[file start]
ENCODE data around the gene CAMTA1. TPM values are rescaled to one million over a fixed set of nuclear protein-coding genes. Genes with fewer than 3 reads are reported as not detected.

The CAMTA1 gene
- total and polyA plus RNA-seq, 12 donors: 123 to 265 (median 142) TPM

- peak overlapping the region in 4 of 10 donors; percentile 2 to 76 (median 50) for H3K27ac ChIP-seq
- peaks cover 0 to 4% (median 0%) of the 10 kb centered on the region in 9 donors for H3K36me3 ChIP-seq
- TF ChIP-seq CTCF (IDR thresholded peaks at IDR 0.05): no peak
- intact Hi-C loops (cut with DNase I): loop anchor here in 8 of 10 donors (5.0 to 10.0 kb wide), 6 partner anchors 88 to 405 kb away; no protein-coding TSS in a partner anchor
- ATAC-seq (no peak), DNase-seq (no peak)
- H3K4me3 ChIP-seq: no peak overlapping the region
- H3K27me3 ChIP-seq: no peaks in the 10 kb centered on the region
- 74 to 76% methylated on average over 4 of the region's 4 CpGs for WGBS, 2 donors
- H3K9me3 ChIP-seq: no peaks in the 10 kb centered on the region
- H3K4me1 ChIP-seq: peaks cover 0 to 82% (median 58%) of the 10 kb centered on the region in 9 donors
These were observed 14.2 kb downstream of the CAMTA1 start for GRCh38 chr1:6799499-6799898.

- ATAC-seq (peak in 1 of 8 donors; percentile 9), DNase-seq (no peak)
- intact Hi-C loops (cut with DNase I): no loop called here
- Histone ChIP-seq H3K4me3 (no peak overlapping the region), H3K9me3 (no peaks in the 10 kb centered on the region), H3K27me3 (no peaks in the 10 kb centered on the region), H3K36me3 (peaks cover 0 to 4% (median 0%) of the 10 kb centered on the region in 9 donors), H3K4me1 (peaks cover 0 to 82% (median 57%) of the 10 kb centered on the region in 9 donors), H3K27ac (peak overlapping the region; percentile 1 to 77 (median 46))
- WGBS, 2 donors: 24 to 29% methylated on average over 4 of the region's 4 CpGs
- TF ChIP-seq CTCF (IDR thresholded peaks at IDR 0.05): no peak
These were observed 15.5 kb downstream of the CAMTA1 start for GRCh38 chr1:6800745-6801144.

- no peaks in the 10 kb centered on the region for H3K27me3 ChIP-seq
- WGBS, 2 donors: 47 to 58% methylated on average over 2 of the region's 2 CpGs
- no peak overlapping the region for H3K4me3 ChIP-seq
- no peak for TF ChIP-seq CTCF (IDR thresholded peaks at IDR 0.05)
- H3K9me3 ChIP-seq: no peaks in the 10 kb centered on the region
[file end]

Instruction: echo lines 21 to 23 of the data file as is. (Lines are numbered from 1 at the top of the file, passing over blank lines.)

- no peaks in the 10 kb centered on the region for H3K27me3 ChIP-seq
- WGBS, 2 donors: 47 to 58% methylated on average over 2 of the region's 2 CpGs
- no peak overlapping the region for H3K4me3 ChIP-seq